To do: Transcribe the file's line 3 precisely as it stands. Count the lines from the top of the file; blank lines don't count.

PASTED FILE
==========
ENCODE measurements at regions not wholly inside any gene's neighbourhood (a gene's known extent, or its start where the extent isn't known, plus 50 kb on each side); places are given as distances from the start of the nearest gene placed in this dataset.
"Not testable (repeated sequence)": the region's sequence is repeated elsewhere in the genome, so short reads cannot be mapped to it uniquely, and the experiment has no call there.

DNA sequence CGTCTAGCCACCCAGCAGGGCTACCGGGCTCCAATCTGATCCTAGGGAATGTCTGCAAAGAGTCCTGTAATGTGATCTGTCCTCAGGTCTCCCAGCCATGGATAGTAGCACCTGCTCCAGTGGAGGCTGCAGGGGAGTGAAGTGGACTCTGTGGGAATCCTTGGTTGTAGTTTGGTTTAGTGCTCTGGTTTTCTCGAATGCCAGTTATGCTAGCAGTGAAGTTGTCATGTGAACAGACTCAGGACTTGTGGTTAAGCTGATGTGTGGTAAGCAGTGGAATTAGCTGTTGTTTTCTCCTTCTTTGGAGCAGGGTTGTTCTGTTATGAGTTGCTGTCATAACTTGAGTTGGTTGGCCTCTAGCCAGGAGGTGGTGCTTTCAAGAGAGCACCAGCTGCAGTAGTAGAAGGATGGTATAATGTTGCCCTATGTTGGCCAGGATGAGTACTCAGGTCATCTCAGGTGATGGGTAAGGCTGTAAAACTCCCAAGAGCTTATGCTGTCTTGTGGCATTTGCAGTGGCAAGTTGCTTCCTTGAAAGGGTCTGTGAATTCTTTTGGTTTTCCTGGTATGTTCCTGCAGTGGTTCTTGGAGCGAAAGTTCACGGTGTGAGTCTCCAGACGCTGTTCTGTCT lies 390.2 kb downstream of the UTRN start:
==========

DNA sequence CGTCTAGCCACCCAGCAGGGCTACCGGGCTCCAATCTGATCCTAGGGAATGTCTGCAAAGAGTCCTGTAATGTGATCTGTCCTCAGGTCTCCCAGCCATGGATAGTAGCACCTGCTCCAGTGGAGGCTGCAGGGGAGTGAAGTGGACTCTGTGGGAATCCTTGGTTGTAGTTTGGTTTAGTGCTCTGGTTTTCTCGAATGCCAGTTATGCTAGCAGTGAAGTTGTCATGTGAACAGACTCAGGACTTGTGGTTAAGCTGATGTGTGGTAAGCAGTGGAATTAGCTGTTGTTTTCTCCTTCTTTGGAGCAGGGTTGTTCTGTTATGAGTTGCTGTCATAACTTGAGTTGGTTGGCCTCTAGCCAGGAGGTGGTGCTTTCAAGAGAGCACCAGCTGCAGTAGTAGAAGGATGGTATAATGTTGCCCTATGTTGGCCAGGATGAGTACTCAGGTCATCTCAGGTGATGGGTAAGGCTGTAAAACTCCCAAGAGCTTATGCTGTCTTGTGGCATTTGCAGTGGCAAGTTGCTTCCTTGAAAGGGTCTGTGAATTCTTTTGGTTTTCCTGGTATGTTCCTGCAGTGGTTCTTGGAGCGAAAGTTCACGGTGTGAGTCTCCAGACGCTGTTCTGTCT lies 390.2 kb downstream of the UTRN start: